To look at the cheerful carnation pink and red of Valentine’s Day displays is almost as sobering as it was to walk into a stationery store in June and come face-to-face with the Father’s Day cards.

I wheeled around and hastened back out the door as if the cards might swoop down and attack like Alfred Hitchcock fowl–a murder of crows, an unkindness of ravens, a sedge of bitterns.  (I am quite the fan of “terms of venery.”)

I do realize this “woe-is-me” me is not my most attractive self, but there you have it.


On the last Valentine’s Day he spent on earth, Jim handed me a box wrapped in shiny Boston Celtics green.  It matched the boxes I had seen and which I knew contained necklaces he carefully had chosen as birthday gifts for our two winter-born daughters.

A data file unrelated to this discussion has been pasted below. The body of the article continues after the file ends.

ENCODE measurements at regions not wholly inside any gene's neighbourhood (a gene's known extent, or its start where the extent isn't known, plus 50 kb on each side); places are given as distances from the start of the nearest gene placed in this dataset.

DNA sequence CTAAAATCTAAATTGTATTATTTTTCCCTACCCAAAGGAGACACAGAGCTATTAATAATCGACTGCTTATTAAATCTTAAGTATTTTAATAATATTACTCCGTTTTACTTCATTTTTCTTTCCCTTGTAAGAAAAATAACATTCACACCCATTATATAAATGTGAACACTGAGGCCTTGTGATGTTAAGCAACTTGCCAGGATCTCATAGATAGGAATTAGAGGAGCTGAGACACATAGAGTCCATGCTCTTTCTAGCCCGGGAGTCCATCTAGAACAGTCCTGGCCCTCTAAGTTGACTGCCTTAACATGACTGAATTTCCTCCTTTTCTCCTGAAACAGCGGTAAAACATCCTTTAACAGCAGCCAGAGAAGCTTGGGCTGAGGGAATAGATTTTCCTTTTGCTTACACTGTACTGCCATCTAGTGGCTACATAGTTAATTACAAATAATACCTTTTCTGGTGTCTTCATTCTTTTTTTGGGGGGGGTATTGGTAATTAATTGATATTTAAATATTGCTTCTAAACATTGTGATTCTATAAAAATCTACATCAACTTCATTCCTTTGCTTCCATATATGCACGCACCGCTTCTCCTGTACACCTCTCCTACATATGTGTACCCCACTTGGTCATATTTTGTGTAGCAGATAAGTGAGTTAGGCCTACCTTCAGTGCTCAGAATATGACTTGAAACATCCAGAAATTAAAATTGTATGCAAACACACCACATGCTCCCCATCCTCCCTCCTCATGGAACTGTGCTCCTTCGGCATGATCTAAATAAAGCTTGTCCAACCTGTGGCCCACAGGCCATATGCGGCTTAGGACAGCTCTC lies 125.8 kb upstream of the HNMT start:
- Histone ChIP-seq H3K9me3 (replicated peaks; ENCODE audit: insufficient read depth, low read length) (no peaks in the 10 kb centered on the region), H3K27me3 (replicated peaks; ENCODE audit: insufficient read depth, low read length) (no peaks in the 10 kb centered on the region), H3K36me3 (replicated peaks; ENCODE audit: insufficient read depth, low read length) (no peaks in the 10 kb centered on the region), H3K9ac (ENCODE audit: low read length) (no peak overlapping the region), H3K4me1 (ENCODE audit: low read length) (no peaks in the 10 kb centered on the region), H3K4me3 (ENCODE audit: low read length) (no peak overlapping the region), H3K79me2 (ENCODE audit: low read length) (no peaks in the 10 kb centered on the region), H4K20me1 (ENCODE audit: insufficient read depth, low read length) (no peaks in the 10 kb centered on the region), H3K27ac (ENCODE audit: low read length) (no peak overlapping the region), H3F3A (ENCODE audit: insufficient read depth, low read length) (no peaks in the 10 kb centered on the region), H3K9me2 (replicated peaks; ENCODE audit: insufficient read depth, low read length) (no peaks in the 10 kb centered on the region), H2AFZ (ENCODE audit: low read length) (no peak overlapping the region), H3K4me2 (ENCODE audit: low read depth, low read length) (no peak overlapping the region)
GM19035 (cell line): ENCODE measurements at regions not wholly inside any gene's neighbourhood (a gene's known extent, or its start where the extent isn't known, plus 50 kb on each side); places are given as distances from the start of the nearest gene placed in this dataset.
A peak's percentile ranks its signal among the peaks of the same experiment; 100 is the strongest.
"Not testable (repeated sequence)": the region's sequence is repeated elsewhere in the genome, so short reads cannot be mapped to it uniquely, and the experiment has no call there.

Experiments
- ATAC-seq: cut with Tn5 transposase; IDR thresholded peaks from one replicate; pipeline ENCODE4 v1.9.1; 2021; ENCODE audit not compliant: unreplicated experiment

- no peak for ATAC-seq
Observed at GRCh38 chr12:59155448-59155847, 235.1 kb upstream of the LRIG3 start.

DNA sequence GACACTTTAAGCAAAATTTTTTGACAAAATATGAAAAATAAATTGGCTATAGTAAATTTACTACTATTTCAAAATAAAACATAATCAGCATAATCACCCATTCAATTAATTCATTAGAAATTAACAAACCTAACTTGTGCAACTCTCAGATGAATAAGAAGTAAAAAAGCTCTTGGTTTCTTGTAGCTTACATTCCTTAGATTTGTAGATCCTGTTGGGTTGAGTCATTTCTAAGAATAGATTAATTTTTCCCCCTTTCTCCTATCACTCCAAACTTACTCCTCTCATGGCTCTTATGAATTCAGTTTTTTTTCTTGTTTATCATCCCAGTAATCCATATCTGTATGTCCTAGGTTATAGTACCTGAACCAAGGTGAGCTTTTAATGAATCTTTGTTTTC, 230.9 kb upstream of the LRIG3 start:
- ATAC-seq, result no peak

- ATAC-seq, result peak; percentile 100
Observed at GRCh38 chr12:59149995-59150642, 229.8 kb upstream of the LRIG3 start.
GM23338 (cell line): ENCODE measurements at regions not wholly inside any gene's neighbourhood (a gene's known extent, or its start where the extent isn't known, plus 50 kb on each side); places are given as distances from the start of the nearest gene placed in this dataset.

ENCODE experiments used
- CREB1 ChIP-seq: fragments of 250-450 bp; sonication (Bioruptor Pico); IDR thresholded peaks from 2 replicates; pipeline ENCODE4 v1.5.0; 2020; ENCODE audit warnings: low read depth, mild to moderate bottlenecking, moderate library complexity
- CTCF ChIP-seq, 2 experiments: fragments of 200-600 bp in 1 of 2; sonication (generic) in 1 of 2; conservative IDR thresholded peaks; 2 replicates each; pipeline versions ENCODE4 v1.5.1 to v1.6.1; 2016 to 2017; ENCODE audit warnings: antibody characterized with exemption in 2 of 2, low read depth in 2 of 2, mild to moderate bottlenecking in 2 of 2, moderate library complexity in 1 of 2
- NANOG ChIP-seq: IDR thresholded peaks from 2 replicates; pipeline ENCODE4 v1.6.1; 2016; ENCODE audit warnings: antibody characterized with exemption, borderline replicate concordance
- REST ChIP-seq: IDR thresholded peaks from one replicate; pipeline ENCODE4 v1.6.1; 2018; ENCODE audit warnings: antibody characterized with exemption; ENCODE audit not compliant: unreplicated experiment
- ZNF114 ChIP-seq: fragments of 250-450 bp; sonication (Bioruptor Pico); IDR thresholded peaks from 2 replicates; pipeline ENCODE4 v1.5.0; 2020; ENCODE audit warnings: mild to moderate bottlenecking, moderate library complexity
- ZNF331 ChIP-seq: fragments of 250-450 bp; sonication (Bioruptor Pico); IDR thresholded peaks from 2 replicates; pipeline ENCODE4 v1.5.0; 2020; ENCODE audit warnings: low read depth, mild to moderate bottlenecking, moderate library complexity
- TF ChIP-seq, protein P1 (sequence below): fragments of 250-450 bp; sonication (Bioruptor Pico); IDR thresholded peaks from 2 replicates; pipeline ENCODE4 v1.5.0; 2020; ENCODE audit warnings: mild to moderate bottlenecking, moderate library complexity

First, I had presented him with humble and transient treasures: a heart-shaped cookie and some soap he had requested.  He gave me a diamond necklace.  We gave each other cards in which we had both included variations on the phrase that we did not know where to begin.

He had printed out a picture of the two of us on our last family vacation.  Because he chose it, it will forever be my favorite of us.  It remains propped up against the reading lamp next to where I try to sleep, and usually instead take in a great deal of good literature (and some so-so books).

He had adorned it with foam letters from the box of random craft supplies we had used with his nieces a few days earlier, noting that neither crafts nor Valentine’s Day was really his thing, but the circumstances were special.


Jim was frugal only with money.  Perhaps that was an artifact of his family’s reaction to the swift dissipation of the first substantial sum he, the oldest of five children, ever possessed—the amount with which he had been entrusted for both necessities and incidentals during his first year in college.  He was neither a traditionally demonstrative nor a lavishly-spending person.